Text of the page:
Moksa, freedom from limitation and suffering caused by Maya, requires the ability to discriminate between the Self, satya, and the objects that appear in it, meaning all objects, mithya. An object is anything other than you, the Self.  Vedanta defines the Self as whole and complete, unchanging, ever-present ORDINARY Consciousness. If something is known to you, it cannot be you, simple logic. So, you cannot be the jiva (ego//mind/dreamer) because it is known to you, which means that you are the Self, the knower of the ego/dreamer. It’s the only option, no matter what is or is not going on in the mind, whether it is awake, dreaming or in deep sleep. 

So, taking this into account, you are not correct that enlightenment ‘happens’ on its own, unless you are highly qualified. To remove ignorance requires qualifications, which simply means the mind is sufficiently prepared and purified to conduct self-inquiry. The qualifications are explained in detail in many of our publications and satsangs on Shiningworld website. Furthermore, self-inquiry must be guided by a qualified teacher or you will interpret the nondual teachings of Vedanta according to your conditioning or ignorance. Vedanta is the science of Consciousness, an independent and valid means of knowledge for the Self.  It is not something you can study because it is who you are. It must be taught properly, according to a specific methodology because ignorance is tenacious and hardwired. Hence the instructions we give inquirers on how to conduct self-inquiry on our website.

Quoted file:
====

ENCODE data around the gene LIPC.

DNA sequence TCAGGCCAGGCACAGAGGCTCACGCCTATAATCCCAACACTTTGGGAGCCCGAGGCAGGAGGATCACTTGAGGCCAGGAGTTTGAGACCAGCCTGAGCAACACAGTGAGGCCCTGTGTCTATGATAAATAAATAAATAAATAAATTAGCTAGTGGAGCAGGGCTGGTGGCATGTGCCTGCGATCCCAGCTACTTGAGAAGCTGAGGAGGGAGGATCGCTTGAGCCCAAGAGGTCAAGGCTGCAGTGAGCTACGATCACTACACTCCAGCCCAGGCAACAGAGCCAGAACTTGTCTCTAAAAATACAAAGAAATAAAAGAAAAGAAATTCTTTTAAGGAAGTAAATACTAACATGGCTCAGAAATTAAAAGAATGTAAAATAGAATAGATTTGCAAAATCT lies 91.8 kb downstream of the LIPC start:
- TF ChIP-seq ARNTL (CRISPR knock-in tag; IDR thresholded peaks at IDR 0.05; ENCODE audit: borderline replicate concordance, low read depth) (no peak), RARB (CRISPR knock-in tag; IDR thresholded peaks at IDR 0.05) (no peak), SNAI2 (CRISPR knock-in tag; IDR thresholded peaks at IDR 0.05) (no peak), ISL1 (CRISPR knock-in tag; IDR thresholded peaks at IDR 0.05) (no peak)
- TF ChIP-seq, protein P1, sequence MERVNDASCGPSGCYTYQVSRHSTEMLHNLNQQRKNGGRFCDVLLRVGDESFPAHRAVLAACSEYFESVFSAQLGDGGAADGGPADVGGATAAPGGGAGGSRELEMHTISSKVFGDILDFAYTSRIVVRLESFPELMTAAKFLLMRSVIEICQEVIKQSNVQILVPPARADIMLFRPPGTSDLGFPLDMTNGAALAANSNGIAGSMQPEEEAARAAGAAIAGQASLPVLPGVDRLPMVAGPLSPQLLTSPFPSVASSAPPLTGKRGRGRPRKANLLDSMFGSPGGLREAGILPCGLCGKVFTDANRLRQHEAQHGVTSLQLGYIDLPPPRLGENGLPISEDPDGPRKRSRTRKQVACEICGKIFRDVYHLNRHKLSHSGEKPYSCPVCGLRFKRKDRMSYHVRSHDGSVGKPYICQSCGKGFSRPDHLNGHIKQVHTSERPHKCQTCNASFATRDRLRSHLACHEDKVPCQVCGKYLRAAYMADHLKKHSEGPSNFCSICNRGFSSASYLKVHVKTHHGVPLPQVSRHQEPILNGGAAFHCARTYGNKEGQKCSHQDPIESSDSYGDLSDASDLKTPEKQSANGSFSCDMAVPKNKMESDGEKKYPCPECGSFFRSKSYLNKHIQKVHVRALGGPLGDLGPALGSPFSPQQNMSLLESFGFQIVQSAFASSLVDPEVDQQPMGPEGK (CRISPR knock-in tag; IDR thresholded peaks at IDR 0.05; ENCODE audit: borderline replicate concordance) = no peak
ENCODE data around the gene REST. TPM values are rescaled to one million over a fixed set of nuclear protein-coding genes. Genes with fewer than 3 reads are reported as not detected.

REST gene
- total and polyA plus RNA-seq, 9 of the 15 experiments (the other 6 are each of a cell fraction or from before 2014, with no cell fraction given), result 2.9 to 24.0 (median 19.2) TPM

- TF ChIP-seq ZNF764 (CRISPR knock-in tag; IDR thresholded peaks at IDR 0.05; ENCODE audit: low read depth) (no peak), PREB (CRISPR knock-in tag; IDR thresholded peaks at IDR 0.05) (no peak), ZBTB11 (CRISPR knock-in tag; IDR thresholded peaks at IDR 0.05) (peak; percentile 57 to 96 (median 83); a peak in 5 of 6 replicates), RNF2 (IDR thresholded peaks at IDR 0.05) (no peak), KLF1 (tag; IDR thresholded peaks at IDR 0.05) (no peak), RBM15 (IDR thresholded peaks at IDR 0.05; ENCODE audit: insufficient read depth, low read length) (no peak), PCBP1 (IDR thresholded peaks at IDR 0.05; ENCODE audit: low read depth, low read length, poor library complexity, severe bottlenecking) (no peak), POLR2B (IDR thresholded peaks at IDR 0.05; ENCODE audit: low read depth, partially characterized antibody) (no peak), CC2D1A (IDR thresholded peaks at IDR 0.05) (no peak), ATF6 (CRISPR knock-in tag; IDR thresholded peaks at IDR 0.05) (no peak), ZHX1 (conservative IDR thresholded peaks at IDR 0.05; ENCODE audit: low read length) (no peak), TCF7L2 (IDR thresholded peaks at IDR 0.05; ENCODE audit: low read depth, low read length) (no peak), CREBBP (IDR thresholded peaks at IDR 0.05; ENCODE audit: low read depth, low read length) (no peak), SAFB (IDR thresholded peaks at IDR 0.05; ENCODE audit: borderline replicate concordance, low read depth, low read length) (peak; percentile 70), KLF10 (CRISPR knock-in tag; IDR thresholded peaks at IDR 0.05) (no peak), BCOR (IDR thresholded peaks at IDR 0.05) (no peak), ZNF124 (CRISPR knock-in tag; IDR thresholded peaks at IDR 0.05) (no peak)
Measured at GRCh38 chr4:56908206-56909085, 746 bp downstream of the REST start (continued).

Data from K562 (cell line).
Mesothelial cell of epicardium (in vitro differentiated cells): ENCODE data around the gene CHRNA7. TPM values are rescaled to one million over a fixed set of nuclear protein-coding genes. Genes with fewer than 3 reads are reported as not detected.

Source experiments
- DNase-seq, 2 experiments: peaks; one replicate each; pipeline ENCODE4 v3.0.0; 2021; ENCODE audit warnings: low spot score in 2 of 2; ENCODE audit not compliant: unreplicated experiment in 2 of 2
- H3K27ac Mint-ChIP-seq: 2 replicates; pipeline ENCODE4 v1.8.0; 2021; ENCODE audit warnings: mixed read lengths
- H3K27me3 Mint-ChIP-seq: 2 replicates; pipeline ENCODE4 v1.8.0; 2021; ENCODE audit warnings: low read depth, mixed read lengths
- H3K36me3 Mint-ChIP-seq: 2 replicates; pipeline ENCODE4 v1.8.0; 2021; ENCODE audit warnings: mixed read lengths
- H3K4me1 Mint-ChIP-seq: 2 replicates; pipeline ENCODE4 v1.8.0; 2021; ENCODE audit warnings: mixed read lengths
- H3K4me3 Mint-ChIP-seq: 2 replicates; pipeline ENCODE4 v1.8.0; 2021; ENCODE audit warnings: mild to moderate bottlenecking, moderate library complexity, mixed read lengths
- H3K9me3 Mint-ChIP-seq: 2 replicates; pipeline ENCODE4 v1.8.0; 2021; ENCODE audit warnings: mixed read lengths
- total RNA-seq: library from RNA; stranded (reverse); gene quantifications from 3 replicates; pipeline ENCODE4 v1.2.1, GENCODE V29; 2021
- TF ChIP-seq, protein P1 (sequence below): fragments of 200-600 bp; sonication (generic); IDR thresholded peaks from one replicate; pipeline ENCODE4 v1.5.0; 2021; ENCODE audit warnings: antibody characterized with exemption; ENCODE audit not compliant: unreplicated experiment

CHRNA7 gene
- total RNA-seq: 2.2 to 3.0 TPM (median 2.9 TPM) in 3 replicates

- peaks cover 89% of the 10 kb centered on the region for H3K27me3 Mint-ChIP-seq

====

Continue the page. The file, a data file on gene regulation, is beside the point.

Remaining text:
As I do not know if you are committed to proper self-inquiry, or what your sadhana consists of, I am going to briefly explain the three states teaching. But it may be too much for you to assimilate if you have not covered the foundations of self-inquiry. If you truly want to clarify the meaning of your question, it is important is that you understand the full methodology of Vedanta, which is a progressive teaching for a very good reason: ignorance is very subtle and highly tenacious.

Briefly, the three states teaching in Vedanta, also called the avastha-traya prakriya, (a prakriya is a proof or method of inquiry employed by the scriptures to remove ignorance of the Self) is an analysis of the only three states of experience available to everyone, meaning waking, dreaming and deep sleep. The main aim of this teaching is to establish the true nature of the Self by revealing through a logical process of inquiry into the relationship between the jiva (the individual/ego), Isvara (the creative power) and Consciousness, the non-dual Self.  By removing all the inconstant variables, or incidental attributes of the jiva and the three states, we are left with the unassailable truth that the Self, Consciousness, is free of all attributes and states. 

Consciousness can never be negated but everything else can be. It is ever present and unchanging, the non-experiencing witness of all the objects that appear in it, such as the jiva and the three states it exists in.  We use the three states teaching to show that the jiva is not real, it is mithya, because it is not always present, and it is always changing.  As the waker, the jiva disappears and becomes a dreamer. The dreamer disappears and becomes a deep sleeper. The deep sleeper disappears and becomes a dreamer or a waker, etc.  The only constant is the knower of all three states, Consciousness.

Here is the brief teaching on the three states:

Jiva manifests as three ‘little’ jivas according to the state that it experiences: